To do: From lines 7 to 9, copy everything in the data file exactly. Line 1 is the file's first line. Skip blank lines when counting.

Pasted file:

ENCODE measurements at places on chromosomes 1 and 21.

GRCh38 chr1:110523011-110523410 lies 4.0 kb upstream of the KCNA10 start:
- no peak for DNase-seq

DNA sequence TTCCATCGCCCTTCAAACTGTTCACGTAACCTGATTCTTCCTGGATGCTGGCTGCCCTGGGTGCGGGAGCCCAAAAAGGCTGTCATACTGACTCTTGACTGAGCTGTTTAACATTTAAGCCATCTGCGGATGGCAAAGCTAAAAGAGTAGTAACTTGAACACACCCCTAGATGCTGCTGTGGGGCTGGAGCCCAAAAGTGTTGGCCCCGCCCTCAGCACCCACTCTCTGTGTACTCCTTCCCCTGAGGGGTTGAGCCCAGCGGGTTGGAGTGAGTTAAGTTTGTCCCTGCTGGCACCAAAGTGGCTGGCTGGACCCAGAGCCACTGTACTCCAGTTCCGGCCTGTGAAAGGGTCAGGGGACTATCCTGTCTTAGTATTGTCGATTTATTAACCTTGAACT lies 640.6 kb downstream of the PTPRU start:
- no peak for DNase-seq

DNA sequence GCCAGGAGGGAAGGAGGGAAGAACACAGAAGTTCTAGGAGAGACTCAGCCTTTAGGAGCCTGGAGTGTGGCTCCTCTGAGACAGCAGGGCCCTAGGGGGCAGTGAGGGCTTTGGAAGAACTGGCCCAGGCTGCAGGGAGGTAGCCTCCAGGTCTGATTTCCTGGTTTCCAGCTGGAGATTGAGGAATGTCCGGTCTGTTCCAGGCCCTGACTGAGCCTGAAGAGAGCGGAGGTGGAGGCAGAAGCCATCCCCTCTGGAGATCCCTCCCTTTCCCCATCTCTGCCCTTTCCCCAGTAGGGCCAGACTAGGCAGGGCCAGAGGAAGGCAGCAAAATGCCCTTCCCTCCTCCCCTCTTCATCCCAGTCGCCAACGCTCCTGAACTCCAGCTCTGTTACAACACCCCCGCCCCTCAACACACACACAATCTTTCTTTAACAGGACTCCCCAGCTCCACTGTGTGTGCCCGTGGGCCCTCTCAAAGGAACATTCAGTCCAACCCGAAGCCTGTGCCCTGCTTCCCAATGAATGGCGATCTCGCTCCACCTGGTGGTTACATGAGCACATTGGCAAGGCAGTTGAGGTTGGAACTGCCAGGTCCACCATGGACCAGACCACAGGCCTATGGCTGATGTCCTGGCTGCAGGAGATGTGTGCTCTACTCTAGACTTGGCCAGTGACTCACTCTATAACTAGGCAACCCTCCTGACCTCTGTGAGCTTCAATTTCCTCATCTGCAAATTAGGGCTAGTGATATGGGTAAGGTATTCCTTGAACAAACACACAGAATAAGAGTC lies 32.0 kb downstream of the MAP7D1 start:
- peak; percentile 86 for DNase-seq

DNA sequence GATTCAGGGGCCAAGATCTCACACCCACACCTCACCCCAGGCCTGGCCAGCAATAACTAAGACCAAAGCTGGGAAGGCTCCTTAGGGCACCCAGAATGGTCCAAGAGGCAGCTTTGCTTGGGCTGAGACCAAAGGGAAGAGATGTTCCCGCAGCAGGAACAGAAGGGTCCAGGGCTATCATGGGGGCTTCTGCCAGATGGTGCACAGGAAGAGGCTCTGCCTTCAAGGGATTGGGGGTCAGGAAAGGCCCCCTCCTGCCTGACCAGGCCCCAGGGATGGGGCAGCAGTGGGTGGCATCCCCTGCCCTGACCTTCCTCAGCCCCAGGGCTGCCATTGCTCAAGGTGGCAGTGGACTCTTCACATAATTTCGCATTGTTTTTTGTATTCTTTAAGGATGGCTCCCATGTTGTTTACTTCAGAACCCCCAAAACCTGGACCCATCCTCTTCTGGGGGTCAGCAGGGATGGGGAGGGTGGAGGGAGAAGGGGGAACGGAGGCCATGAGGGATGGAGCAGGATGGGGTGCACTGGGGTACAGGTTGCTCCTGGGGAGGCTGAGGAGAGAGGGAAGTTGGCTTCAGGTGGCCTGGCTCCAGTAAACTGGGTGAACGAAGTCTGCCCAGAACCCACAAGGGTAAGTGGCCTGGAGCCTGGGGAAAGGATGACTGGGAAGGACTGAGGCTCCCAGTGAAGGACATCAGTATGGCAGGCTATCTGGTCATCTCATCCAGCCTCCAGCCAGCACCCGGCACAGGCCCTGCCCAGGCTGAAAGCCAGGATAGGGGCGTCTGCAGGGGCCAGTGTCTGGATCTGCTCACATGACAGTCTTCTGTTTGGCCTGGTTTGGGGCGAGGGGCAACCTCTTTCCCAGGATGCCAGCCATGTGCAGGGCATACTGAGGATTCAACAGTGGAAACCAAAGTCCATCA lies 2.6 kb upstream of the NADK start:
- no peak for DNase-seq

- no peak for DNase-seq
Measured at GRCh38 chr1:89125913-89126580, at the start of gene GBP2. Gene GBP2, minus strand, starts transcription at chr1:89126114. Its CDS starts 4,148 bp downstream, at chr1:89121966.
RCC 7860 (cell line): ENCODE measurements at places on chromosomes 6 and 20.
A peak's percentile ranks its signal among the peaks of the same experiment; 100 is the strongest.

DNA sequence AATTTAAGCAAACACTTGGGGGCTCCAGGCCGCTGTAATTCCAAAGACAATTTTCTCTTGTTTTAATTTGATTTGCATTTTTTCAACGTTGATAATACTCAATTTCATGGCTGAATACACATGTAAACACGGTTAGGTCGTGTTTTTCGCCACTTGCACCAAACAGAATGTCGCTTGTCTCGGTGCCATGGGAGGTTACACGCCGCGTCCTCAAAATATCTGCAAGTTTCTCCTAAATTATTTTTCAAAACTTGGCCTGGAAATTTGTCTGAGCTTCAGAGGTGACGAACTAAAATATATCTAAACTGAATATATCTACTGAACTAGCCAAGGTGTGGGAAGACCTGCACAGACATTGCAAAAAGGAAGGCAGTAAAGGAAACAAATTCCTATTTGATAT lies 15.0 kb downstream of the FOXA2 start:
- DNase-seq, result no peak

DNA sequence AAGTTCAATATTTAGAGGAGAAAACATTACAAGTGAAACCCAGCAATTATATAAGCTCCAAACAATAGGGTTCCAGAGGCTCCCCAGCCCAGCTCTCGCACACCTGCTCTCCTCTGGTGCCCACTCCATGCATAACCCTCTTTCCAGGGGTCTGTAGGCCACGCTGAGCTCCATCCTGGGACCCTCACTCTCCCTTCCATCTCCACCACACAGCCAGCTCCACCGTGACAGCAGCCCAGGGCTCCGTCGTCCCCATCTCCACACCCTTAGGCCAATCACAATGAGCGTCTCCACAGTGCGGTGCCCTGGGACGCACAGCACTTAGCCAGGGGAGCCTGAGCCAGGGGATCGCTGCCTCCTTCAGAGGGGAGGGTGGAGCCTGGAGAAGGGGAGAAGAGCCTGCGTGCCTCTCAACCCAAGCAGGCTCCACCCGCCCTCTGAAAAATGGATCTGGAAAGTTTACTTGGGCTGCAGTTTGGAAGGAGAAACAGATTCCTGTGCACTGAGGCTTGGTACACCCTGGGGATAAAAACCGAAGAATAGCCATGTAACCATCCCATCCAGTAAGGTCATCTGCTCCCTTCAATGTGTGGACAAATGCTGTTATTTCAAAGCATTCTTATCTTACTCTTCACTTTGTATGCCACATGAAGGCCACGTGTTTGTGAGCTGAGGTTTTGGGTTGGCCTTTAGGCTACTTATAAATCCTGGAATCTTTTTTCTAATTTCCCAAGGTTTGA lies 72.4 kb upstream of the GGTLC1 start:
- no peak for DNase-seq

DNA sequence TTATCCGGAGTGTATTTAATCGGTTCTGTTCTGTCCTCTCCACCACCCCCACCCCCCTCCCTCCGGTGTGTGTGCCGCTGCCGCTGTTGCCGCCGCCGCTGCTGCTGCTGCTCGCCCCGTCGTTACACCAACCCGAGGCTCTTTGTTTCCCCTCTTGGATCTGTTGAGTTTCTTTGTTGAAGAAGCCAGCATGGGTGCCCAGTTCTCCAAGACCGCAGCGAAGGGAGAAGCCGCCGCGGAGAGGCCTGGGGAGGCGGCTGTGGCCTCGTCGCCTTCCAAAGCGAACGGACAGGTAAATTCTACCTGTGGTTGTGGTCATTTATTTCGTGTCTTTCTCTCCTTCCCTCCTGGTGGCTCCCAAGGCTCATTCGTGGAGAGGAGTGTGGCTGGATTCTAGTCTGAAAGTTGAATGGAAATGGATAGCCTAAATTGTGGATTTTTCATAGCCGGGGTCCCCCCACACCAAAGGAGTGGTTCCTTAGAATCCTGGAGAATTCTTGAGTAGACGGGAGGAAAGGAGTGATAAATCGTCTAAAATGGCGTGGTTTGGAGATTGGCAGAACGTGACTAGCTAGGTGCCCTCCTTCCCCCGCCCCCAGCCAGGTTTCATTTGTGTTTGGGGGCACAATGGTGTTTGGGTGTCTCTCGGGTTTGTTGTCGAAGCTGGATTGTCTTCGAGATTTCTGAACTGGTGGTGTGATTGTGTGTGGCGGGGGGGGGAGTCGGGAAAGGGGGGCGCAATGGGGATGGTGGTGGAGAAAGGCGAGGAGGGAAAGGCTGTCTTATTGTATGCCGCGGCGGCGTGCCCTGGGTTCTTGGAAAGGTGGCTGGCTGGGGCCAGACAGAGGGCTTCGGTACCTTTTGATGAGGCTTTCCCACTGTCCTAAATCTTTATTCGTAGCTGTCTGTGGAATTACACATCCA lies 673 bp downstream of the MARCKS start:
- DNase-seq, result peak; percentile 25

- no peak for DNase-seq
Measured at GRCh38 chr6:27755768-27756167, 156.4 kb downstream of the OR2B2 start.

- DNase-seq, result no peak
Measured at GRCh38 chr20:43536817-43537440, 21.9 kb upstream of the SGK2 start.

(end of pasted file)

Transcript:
- peak; percentile 86 for DNase-seq

DNA sequence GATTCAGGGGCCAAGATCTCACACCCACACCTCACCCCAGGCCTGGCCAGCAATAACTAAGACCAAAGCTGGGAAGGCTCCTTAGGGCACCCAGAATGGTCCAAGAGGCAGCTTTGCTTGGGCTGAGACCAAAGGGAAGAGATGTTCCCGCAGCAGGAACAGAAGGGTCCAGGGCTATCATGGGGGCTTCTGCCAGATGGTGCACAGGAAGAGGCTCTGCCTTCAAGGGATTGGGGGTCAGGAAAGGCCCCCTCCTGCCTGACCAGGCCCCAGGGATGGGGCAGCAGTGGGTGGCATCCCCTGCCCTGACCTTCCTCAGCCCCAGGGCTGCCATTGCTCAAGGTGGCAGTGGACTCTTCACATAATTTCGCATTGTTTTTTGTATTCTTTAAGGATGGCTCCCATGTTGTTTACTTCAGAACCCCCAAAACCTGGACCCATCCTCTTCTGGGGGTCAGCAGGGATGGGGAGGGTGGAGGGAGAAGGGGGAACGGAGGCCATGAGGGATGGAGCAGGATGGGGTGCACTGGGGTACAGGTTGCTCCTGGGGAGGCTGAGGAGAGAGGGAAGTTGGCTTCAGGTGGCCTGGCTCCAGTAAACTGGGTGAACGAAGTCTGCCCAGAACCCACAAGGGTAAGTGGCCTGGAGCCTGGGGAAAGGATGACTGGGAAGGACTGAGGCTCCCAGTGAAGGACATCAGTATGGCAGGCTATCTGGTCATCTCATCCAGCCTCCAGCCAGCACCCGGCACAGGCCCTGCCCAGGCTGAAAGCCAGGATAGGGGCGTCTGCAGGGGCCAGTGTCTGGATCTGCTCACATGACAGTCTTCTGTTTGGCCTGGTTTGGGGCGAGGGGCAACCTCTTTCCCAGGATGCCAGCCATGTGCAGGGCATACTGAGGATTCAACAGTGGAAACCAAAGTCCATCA lies 2.6 kb upstream of the NADK start:
- no peak for DNase-seq